Shopper Experience

Mobile shopping apps: The bridge between in-store and ecommerce

In-app shopping is preferred by 31% of consumers, according to a NewStore survey.

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(Illustration by The Current)

Welcome to Data File. In this weekly feature, The Current shares key findings shaping the ecommerce landscape. At The Current, we comb industry, analyst and economic sources for the data that matters to ecommerce professionals, and include it throughout our work. This feature is one of the ways we’re sharing what we find.

When people go shopping, they may opt to look for an item online, or they may choose to head out to a store.

In either setting, chances are their mobile phone is at least nearby, if not being used directly to browse and buy.

If a brand has an app available to access on those phones, it can help to blend between two modes at a time when shoppers are returning to stores, while taking digital habits cemented during the pandemic with them.

“Ecommerce is part of the experience, in-store is a part of the experience, and a consumer app is a nice thread that ties those together,” said Nancy Darish, VP of Product Marketing at omnichannel software provider NewStore.

The approach aligns with the preferences of many shoppers. A survey of 610 US consumers by Newstore found that 31% of consumers prefer shopping in an app to shopping in a store, on a desktop or even on a mobile website. Mobile shopping apps fell just behind in-store shopping as the most popular way to shop.

At the same time, the data reveals a shift in the mobile shopping experience sought by users. During a prior era of digital adoption in retail, there was a push to optimize websites for mobile.

“What we’re finding now is that a mobile optimized website just doesn’t cut it anymore,” Darish said. “In our research, we found 60% of consumers actually prefer a consumer shopping app experience over the mobile web.”

The interest lies in standalone apps that offer an experience that is unique to a particular brand or retailer. The survey showed consumers from 18-44 were particularly likely to shop this way. They're using these apps to browse for clothing, shoes, accessories and furniture, and they're making purchases.

Note that these apps are distinct from a marketplace like Amazon. Rather, they are the kinds of offerings that might be launched by a retailer with in-store shopping like H&M or a brand with its own stores like Nike.

For brands, there are particular user experience advantages to this approach. A standalone app offers native features that a web experience often doesn’t. Darish laid out the following:

  • Access to information: As they're updated with the latest info, apps can offer specifics such as product details and inventory info about items that are available at nearby stores. Plus, users can access account info from online and offline purchases.
  • Loyalty: An app experience provides a portal for a loyalty program. This includes a place to access rewards, discounts and coupons, as well as manage a profile.
  • A seamless in-store experience: An app can help to improve the in-person shopping experience. It’s a place to scan a QR code, access a buy-online-pickup-in-store (BOPIS) order, request help from an associate or peruse a store map feature to find a specific product.
  • Exclusivity: Brands can offer specific features that are available only within an app. These include access to new products or events. Brands also offer digital interactive lookbooks to provide imagery and video about a product that complements a browsing experience.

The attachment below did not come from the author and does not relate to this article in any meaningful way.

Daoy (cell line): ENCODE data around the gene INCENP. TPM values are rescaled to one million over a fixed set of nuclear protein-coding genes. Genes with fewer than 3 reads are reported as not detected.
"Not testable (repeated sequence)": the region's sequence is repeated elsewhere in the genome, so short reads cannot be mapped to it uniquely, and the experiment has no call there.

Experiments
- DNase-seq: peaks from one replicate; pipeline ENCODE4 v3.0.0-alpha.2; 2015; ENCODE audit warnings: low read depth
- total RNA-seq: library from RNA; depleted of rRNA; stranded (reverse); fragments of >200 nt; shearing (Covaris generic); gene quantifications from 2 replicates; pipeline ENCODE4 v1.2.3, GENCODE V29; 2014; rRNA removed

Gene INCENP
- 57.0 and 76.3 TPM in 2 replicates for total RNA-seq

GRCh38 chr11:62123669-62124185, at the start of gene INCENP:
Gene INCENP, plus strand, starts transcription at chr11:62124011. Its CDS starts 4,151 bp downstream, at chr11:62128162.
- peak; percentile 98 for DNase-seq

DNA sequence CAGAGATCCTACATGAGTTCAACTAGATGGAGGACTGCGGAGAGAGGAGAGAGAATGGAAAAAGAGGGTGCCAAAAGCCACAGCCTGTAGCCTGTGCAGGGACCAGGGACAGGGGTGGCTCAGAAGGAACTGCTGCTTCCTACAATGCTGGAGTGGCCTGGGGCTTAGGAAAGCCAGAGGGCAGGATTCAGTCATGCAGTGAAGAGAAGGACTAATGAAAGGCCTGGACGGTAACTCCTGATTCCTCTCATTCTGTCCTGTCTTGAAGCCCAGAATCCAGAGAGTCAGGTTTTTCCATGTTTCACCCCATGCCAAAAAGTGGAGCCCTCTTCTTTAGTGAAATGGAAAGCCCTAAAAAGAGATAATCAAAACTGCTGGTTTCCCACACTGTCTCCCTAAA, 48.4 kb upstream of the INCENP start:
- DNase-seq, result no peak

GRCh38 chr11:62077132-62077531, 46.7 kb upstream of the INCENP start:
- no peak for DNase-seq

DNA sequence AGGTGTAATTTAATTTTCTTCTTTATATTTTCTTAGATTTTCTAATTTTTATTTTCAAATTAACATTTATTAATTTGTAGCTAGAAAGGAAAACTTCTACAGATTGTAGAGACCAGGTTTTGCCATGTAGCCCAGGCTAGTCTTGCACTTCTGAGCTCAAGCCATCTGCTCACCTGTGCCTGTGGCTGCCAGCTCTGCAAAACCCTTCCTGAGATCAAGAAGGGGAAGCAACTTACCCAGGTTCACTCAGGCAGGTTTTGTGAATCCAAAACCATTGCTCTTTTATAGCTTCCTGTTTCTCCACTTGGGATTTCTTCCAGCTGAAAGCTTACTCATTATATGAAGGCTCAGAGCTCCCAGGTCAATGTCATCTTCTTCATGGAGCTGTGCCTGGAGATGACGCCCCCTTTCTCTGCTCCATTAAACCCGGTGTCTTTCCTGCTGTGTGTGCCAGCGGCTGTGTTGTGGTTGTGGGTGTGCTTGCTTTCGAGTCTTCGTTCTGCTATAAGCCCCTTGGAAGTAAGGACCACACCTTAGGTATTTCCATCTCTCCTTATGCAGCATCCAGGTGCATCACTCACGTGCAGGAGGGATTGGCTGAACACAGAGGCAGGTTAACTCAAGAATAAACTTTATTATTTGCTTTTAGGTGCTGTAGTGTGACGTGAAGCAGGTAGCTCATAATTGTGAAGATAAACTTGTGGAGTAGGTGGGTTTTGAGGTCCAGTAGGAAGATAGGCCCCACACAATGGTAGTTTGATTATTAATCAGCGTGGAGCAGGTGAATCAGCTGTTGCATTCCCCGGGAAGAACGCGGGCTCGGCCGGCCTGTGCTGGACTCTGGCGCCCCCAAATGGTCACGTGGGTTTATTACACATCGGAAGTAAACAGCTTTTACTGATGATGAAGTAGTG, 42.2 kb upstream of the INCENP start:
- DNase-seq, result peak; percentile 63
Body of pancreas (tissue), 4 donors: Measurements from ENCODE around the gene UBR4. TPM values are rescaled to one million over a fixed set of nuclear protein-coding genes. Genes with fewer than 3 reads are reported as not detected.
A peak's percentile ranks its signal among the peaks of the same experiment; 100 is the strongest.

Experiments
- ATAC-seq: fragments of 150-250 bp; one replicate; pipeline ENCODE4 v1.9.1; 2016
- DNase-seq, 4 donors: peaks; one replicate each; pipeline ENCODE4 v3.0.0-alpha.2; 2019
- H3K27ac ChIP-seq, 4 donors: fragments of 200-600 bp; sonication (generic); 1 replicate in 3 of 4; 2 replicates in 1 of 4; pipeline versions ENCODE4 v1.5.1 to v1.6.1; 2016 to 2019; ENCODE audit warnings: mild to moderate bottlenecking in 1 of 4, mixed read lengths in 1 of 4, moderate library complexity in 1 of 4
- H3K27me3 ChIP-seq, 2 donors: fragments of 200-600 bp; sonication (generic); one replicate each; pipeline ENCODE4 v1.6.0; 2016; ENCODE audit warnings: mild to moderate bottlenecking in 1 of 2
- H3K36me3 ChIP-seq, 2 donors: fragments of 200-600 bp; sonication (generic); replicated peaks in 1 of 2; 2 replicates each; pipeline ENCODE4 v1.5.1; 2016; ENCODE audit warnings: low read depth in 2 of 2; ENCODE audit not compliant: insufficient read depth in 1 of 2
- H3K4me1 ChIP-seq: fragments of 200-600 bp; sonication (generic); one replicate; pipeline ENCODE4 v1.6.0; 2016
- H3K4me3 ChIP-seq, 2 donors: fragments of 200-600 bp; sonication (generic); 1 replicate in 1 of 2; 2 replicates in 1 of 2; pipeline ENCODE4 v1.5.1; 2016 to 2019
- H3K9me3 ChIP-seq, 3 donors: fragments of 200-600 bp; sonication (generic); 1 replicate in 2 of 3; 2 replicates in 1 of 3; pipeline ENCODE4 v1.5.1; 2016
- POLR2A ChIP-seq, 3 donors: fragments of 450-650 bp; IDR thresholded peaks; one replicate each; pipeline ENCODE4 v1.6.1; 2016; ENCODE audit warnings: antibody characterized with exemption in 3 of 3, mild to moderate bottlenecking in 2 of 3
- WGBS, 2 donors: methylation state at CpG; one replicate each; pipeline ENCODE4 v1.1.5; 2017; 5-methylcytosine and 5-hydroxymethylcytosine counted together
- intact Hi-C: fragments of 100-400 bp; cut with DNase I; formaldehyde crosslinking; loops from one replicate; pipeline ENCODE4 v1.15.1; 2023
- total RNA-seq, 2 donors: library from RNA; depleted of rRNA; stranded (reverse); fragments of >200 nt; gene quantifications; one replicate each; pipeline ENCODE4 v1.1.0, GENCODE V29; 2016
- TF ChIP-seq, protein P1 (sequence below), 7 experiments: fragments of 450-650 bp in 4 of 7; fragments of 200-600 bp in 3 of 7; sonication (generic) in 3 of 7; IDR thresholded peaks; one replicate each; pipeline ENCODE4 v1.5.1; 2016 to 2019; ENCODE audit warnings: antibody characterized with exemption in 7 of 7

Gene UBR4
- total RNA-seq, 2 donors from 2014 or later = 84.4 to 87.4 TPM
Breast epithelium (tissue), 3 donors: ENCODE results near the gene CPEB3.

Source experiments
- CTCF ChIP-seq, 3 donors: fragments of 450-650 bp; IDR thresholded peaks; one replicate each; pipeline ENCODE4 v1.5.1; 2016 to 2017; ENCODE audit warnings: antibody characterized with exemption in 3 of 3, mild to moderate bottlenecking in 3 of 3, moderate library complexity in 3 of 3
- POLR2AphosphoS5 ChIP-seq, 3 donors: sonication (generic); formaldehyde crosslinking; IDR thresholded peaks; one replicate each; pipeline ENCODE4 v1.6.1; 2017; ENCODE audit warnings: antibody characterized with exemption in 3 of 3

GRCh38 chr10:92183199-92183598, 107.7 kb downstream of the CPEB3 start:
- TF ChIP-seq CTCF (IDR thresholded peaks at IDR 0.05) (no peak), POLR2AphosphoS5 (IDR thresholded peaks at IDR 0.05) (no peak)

• Speed: Providing an easy way to navigate to a brand’s digital home is key to reducing the number of clicks it takes to get to a brand’s products. It also offers faster load times and a simple experience.

The interest and advantages are there. Encouraging adoption is the next step. The survey cited four key motivators for shoppers who use an app: promotions/discounts (51%), access to exclusive products (30%), better loyalty programs (30%), and better customer service (23%). Educating consumers that apps offer these things is an important step toward inspiring downloads.

“We have to give consumers a reason,” Darish said. “They have to understand the benefits.”

It also means confronting the reasons why consumers might not want to download an app head-on. In the survey, 43% of respondents cited not wanting to have more apps on their phone as a reason they might not download such an app.

One interesting solution for brands that’s proving to be compelling is mini-apps.

Available via Apple App Clips and Google Instant Apps, these can be offered without requiring a full app download, and are accessible by tapping an NFC tag or scanning a QR code. The survey results stated 71% of respondents were interested or very interested in using a mini-app.

“One of the reasons they’re saying they don’t want to download apps is because they’re concerned about the amount of space and about clutter on their phones,” Darish said. “This alleviates the [need] to have a lot of apps on their phone because you’re just using that one feature at that one point in time.”

Darish said it’s also important to promote an app in-store. That can include installing signage that encourages folks to use an app if they don’t see an item in store, or sign up for a loyalty program. Educating associates so they can guide customers to it is another way to offer a connecting point.

For brands, in-app shopping holds advantages not only for inspiring purchases, but also gathering key customer info and being able to attribute in-store purchases.

When it comes to a direct-to-consumer experience that many brands are building, “It’s really critical that we start to connect and get to know that consumer."

In-app shopping, she said, “is a great way to do that."

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